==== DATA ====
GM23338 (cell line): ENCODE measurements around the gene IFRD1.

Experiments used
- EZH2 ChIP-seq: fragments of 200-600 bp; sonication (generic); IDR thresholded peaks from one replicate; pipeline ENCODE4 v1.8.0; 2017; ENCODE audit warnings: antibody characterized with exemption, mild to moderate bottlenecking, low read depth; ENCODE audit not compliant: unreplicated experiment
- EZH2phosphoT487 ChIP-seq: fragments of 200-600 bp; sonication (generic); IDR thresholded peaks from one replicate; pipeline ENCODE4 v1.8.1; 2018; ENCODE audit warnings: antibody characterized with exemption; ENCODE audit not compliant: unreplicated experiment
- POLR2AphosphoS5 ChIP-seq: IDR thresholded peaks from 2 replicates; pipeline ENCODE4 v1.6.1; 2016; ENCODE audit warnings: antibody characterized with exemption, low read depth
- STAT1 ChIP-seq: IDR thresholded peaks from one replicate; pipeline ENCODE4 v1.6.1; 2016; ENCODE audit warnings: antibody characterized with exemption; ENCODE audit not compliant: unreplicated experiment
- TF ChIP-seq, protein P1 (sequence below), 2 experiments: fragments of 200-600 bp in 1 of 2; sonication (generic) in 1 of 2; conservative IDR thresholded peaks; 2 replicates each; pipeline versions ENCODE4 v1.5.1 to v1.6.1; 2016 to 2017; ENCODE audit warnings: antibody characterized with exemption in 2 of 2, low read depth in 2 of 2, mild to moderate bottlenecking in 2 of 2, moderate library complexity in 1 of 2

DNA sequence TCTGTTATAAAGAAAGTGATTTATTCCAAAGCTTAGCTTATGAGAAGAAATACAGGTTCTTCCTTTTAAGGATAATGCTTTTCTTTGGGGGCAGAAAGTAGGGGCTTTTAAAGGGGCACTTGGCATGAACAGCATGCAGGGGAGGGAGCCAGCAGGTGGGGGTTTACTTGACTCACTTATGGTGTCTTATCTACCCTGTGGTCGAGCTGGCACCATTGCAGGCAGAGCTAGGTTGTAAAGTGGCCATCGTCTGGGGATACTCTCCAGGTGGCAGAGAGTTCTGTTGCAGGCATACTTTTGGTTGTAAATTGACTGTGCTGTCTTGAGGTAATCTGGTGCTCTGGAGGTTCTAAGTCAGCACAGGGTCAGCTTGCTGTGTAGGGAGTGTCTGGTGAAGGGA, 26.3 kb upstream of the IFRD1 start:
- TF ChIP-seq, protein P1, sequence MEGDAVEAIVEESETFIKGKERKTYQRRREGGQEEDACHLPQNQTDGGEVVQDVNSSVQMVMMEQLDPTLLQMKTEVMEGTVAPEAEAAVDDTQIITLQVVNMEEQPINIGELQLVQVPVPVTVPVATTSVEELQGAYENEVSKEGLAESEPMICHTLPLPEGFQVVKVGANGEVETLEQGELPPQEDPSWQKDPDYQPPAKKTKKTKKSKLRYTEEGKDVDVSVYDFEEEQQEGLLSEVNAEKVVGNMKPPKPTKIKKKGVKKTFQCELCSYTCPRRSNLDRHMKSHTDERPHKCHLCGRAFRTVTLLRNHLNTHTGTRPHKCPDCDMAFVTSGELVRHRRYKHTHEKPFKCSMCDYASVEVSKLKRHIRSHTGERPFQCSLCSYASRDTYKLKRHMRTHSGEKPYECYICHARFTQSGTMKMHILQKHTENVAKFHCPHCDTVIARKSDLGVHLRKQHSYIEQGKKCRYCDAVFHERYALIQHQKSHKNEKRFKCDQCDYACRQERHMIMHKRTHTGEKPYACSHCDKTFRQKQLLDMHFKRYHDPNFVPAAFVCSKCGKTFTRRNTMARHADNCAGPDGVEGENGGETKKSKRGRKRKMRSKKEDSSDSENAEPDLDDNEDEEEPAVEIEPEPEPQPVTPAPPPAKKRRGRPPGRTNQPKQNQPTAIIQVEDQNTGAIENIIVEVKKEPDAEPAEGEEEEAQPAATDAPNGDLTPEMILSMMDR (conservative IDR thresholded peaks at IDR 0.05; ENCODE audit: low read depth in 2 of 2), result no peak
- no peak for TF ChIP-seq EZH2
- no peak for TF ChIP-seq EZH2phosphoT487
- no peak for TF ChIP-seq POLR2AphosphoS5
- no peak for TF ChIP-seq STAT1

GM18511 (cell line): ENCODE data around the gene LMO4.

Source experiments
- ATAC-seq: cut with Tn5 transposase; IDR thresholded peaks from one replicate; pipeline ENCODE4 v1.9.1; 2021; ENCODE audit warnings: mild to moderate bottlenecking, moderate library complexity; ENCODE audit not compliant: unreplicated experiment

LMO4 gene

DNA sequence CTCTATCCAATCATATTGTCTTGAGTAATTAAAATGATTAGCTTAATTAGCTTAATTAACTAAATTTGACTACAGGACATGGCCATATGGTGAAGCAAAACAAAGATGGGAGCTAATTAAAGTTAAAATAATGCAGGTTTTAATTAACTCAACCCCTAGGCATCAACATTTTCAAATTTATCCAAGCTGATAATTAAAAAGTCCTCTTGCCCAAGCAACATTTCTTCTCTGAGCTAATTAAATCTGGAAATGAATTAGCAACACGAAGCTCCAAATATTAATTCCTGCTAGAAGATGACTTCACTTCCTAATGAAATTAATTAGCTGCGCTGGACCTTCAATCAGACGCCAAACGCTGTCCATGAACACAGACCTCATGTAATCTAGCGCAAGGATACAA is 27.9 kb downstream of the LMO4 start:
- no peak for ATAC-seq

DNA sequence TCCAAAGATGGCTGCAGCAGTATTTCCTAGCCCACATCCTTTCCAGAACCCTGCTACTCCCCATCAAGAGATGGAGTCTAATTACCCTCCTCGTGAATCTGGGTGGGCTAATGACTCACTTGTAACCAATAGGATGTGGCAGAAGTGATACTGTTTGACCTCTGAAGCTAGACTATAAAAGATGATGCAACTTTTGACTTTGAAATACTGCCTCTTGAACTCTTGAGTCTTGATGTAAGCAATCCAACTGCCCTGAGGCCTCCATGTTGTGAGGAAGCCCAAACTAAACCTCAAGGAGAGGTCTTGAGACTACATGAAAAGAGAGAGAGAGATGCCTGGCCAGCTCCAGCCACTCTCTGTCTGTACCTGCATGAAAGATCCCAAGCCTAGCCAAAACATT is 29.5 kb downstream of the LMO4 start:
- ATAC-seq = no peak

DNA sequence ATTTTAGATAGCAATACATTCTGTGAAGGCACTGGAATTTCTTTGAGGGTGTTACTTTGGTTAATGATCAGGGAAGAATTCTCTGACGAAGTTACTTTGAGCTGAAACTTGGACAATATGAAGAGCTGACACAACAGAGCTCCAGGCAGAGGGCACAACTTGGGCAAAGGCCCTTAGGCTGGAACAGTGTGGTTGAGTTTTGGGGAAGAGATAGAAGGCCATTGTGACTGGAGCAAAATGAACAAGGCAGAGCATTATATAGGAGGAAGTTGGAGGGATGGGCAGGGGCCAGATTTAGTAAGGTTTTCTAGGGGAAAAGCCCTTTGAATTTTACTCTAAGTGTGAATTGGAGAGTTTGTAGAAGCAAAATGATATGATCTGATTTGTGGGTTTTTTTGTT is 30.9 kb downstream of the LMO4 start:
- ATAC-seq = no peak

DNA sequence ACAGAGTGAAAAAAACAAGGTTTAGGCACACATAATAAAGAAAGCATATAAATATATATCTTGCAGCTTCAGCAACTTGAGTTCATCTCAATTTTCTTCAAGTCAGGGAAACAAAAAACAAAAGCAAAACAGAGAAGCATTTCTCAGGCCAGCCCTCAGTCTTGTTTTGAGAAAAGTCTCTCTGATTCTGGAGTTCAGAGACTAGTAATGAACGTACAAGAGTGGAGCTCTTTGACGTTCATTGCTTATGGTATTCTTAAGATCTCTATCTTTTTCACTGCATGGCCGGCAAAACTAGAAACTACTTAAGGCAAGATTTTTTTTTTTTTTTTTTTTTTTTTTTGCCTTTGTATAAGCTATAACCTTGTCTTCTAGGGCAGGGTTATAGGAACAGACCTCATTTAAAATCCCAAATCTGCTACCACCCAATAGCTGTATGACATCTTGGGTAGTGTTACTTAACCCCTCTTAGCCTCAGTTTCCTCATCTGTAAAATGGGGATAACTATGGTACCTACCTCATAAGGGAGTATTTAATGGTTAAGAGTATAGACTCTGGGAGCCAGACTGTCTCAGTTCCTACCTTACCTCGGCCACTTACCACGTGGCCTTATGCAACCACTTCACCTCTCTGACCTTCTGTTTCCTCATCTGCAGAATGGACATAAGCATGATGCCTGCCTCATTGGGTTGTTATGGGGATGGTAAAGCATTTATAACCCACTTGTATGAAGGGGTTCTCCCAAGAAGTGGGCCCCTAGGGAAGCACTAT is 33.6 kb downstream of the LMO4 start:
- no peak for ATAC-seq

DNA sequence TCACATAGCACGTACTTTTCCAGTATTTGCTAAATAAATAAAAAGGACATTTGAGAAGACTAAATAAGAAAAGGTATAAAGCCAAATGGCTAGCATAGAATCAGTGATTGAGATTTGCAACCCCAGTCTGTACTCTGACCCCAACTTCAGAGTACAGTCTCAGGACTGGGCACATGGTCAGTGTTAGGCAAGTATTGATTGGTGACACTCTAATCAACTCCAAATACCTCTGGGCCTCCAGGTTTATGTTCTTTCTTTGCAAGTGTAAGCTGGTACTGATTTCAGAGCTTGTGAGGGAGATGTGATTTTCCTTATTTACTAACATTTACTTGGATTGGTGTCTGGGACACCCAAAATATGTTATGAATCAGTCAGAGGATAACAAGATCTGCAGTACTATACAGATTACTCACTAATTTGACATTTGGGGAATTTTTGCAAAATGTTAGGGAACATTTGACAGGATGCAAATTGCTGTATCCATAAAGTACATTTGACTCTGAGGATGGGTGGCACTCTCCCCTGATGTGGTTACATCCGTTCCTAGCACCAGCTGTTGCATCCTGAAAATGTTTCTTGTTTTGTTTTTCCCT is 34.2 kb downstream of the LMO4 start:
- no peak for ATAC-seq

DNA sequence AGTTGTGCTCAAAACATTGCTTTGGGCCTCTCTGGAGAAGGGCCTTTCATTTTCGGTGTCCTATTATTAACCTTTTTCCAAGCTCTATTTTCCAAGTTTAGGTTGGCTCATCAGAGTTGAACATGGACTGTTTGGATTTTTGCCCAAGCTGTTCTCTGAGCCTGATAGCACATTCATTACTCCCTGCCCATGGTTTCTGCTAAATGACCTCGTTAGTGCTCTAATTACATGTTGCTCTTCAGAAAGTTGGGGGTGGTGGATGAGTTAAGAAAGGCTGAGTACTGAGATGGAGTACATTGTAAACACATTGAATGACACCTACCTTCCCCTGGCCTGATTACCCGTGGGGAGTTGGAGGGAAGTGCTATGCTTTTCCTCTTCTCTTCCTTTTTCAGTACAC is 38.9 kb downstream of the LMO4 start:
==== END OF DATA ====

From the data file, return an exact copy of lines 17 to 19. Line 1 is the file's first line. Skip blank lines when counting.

LMO4 gene

DNA sequence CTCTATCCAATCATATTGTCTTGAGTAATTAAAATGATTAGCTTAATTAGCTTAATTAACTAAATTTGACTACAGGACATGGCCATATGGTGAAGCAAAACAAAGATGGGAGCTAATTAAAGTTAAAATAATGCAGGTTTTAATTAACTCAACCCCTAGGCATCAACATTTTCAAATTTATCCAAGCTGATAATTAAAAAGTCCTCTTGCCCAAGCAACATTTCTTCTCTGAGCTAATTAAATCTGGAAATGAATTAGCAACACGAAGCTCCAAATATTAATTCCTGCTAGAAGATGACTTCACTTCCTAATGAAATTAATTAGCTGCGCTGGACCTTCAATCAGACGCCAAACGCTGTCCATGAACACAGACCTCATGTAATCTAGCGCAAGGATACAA is 27.9 kb downstream of the LMO4 start:
- no peak for ATAC-seq